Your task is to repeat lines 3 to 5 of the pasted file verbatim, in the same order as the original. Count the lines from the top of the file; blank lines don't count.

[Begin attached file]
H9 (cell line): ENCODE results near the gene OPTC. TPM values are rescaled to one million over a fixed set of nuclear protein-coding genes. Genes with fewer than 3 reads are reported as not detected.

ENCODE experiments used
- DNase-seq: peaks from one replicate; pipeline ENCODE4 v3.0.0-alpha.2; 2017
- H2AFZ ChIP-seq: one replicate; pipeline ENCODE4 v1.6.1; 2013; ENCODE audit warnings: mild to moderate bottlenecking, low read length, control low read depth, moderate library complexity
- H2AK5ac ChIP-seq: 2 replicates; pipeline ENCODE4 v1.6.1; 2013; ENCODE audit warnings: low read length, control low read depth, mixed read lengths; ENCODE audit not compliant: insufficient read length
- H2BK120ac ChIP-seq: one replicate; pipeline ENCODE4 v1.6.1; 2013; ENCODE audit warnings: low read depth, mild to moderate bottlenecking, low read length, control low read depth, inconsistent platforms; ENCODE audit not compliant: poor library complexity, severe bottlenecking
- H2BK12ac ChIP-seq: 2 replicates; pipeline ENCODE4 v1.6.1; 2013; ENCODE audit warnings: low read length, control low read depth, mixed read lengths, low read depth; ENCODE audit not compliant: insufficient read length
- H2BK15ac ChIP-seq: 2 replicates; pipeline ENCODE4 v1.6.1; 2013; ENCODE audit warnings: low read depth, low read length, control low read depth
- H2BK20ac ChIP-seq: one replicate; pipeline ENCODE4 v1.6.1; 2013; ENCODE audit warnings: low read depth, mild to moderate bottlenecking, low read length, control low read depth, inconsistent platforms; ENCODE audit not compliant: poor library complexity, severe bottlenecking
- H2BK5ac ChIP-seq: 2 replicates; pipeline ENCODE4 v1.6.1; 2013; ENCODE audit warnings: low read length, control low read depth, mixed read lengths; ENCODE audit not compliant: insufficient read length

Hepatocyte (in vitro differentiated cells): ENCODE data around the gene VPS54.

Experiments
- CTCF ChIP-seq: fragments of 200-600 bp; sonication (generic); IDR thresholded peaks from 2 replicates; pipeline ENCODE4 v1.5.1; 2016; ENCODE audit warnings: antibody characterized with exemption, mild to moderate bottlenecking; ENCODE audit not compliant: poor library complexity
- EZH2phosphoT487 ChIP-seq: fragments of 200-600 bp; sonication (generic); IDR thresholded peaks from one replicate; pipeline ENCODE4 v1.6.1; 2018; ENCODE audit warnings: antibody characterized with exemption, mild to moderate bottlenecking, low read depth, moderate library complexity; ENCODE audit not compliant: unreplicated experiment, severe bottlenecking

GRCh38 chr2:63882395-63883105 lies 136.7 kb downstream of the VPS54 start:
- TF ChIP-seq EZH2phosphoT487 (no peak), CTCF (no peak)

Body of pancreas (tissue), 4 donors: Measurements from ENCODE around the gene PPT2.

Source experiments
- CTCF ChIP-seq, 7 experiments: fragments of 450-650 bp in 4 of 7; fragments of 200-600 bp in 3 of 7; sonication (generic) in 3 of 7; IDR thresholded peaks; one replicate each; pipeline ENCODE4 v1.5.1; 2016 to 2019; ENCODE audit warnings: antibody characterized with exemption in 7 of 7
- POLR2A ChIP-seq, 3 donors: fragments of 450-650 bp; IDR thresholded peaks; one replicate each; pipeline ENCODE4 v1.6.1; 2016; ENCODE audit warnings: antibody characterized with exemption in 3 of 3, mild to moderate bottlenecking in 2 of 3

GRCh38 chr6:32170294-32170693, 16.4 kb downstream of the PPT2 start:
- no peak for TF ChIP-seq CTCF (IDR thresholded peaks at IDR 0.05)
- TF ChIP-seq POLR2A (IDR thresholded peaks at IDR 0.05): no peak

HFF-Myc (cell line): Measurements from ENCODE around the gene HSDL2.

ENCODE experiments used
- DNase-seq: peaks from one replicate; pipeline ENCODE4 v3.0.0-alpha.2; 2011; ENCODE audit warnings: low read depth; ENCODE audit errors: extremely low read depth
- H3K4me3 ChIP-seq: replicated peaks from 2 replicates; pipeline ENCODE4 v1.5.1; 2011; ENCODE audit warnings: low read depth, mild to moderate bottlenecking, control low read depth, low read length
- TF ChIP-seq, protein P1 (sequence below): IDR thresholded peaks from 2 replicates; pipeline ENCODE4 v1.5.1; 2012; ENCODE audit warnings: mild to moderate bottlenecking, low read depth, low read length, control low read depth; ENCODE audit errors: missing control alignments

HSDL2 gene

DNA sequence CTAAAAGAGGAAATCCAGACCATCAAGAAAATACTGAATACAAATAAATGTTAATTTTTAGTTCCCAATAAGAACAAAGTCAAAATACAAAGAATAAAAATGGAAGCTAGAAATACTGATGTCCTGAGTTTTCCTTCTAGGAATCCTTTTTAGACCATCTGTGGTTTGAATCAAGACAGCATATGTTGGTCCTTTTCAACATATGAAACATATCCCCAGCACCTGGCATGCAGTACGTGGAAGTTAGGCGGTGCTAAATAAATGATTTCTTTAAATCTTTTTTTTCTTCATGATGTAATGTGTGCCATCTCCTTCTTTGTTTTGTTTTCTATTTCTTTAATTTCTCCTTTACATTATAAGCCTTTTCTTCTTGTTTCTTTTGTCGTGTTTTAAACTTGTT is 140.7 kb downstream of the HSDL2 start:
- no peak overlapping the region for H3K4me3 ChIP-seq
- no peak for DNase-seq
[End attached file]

- DNase-seq: peaks from one replicate; pipeline ENCODE4 v3.0.0-alpha.2; 2017
- H2AFZ ChIP-seq: one replicate; pipeline ENCODE4 v1.6.1; 2013; ENCODE audit warnings: mild to moderate bottlenecking, low read length, control low read depth, moderate library complexity
- H2AK5ac ChIP-seq: 2 replicates; pipeline ENCODE4 v1.6.1; 2013; ENCODE audit warnings: low read length, control low read depth, mixed read lengths; ENCODE audit not compliant: insufficient read length